Stem cell therapies hold increasing promise as a cure for multiple diseases. But the massive potential of a healthy stem cell has a flip side, as faulty regulation of stem cells leads to a huge range of human diseases. Even before birth, mistakes made by the stem cells of the foetus are a major cause of congenital defects, and cancer is also caused by the body losing control of stem cell function. Guiding stem cells along the correct pathways and, where necessary, reversing their mistakes is the goal of everyone in this field. Now, Michael Levin (http://www.drmichaellevin.org/) and colleagues from Tufts University (http://www.tufts.edu/), Medford, MA, have identified a novel and readily modifiable signal by which an organism can control the behaviour of stem cell offspring. Their work is published in Disease Models & Mechanisms on October 19th, 2010, at http://dmm.biologists.org/.
Levin's laboratory works on an intriguing phenomenon: bioelectrical signalling. There is always a difference in voltage, called the transmembrane potential, between the inside and outside of all cells, and controlling exactly what this difference is turns out to be vitally important. Specialised protein checkpoints sited in a cell's outer membrane regulate ion flow in and out of the cell, producing voltage gradients. These, combined with more conventional protein-based signalling systems, can specify cell destiny.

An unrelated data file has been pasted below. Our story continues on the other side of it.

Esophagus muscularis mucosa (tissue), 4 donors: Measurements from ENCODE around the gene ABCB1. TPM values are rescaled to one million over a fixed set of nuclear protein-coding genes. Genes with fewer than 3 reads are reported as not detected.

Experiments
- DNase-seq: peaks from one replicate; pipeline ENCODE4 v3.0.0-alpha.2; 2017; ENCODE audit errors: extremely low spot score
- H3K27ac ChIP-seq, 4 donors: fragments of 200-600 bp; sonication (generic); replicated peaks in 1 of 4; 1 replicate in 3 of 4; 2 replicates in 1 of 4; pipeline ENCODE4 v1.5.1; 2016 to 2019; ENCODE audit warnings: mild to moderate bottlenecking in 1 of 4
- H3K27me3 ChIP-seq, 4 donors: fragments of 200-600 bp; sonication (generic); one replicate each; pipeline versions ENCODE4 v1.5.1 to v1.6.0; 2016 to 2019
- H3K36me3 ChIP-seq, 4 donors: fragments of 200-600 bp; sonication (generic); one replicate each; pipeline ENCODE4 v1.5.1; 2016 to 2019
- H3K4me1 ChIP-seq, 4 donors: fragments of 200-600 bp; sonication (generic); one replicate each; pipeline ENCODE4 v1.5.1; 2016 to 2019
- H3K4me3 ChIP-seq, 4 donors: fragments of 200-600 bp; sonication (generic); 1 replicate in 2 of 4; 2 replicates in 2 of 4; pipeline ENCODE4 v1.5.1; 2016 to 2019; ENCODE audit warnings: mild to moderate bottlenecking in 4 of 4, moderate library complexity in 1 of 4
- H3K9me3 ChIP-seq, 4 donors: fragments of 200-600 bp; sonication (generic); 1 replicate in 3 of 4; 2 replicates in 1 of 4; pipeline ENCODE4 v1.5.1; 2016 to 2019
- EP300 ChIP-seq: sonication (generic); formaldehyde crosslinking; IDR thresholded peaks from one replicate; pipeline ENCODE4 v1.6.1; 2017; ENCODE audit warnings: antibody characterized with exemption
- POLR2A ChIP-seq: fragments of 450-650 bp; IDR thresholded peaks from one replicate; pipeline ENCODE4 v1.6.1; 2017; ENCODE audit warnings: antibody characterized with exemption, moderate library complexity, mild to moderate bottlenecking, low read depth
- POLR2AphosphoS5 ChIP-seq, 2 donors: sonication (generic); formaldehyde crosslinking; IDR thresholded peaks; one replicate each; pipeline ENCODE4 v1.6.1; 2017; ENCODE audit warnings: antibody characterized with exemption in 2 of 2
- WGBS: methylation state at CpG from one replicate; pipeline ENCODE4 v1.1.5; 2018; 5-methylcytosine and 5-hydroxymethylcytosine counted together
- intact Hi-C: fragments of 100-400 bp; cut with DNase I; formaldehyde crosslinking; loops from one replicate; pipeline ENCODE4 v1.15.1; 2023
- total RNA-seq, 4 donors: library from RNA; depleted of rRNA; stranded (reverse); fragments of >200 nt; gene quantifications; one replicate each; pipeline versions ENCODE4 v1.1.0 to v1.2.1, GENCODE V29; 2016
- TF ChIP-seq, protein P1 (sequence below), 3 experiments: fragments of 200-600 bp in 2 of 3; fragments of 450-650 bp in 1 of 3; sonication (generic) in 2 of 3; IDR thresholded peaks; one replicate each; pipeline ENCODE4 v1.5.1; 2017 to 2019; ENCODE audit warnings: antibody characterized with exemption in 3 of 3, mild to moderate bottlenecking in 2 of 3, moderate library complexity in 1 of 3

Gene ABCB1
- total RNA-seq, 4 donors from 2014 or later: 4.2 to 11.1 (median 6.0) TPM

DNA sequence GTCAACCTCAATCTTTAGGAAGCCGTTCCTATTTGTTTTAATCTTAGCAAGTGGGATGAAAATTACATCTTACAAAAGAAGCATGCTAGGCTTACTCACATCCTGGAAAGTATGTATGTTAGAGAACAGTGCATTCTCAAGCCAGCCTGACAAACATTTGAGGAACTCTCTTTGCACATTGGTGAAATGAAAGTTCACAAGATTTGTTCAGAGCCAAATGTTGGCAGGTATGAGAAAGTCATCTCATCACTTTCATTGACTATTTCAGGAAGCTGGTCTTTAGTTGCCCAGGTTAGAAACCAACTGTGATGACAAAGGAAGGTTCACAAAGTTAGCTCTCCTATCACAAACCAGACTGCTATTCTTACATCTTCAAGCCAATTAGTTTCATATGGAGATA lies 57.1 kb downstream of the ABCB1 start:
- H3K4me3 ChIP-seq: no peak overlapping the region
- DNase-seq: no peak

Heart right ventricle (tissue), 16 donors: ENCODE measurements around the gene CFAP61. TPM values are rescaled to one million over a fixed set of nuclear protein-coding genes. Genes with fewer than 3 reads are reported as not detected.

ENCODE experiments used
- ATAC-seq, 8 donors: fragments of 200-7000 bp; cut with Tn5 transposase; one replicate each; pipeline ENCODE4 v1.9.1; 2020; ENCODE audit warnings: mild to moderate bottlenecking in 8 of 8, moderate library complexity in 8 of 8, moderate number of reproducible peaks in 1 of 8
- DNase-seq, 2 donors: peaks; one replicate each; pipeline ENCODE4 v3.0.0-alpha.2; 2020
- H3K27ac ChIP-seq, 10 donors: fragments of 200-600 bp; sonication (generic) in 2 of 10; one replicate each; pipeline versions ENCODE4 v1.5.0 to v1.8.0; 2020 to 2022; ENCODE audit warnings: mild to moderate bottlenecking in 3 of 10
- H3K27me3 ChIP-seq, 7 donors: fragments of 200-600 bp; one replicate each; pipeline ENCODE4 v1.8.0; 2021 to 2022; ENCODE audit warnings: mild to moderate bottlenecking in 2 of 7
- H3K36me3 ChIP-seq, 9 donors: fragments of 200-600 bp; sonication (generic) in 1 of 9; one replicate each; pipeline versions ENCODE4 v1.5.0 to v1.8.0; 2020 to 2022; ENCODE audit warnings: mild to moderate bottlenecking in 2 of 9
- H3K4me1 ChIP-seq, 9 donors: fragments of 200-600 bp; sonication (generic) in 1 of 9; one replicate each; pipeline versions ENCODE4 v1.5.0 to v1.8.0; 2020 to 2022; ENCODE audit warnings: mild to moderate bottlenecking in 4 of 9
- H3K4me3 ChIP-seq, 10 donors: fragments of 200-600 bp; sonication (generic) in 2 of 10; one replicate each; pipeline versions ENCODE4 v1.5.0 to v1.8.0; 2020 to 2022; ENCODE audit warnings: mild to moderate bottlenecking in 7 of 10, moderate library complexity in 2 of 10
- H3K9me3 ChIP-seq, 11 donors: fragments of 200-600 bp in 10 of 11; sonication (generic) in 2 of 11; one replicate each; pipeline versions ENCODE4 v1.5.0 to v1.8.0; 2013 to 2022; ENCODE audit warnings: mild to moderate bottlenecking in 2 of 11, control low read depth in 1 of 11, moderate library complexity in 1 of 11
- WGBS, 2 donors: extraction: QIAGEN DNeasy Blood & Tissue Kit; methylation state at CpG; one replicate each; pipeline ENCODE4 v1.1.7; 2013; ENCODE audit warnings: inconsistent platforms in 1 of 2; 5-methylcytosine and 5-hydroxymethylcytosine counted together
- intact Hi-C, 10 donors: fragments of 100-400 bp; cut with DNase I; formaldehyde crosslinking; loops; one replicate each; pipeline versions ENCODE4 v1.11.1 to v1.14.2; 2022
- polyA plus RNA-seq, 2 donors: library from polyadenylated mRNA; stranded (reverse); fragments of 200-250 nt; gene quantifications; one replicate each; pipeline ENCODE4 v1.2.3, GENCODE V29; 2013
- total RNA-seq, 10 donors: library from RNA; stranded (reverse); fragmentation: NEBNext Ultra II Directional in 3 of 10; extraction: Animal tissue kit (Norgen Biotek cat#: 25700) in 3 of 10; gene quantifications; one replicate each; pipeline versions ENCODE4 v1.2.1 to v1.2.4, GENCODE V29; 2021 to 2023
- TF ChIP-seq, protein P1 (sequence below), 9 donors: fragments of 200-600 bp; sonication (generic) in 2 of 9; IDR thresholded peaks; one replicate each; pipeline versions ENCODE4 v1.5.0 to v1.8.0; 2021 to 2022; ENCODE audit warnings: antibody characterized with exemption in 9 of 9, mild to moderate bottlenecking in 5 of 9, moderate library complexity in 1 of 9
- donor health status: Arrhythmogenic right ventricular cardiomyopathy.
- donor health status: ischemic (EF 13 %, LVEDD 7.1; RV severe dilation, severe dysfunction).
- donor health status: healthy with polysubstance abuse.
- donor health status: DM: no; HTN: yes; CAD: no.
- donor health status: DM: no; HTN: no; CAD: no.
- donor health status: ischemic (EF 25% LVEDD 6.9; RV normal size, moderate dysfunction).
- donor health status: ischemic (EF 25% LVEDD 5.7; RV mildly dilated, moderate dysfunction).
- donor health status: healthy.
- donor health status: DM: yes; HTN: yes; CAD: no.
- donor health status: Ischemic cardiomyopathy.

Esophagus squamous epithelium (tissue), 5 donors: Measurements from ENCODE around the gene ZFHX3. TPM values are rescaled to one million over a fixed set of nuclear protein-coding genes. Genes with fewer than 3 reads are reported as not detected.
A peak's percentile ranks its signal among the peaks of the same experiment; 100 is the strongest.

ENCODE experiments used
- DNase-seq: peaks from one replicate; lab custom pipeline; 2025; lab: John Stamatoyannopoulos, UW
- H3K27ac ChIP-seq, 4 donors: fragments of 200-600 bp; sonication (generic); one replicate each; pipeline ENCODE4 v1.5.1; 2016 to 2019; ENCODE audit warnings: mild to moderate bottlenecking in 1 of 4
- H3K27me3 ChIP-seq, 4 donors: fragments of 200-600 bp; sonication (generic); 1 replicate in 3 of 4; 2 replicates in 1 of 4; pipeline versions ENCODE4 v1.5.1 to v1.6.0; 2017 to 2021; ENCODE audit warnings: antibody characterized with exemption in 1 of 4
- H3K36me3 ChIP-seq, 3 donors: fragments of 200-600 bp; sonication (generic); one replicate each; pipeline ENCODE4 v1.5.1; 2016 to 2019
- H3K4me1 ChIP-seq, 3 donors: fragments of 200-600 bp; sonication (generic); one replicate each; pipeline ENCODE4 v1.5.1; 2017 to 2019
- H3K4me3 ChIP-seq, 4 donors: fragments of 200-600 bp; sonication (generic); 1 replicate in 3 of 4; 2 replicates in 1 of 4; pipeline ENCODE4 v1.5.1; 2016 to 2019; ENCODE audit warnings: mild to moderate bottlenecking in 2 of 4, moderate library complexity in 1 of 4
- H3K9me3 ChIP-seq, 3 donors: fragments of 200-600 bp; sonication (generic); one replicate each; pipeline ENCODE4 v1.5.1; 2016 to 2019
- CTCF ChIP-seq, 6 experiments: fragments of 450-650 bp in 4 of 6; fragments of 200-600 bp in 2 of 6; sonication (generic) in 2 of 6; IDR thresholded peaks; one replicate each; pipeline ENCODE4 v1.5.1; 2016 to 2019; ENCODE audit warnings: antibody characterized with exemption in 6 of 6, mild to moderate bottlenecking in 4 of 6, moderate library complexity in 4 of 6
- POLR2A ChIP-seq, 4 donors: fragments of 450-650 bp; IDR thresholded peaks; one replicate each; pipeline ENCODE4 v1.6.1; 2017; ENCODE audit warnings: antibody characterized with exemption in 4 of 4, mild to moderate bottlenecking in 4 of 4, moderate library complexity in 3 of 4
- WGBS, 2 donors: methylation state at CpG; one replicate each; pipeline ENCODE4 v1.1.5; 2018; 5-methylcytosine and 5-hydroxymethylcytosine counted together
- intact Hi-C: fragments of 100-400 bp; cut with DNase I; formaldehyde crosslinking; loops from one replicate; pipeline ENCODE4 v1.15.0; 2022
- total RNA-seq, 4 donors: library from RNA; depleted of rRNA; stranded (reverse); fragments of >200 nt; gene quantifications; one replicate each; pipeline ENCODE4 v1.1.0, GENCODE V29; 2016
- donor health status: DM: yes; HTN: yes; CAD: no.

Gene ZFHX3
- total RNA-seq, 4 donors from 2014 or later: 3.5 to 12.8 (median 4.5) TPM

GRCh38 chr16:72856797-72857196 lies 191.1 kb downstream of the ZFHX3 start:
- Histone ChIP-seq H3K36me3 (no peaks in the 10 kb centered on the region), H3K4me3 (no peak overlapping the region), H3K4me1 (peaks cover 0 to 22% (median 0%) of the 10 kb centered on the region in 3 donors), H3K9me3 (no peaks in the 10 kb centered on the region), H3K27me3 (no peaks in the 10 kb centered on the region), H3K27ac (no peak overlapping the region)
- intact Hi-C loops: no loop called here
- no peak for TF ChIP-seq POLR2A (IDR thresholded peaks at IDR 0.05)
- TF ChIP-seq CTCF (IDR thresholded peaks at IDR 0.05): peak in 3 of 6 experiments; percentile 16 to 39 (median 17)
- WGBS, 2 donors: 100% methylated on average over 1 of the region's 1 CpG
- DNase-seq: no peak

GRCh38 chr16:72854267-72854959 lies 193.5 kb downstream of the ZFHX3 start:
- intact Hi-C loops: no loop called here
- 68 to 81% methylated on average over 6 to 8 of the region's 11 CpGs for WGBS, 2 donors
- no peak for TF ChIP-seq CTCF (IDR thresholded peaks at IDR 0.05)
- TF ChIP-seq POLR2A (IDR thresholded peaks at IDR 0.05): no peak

Levin's team already knew from collaborative work with David Kaplan's lab, also at Tufts, that the properties of human stem cells growing in artificial culture could be drastically altered by changing their transmembrane potential. Now they have taken this work one important step further, by asking whether tampering with the transmembrane potential of one kind of cell can have a domino effect in a whole organism, altering the de
|Contact: Sarah Allan|
The Company of Biologists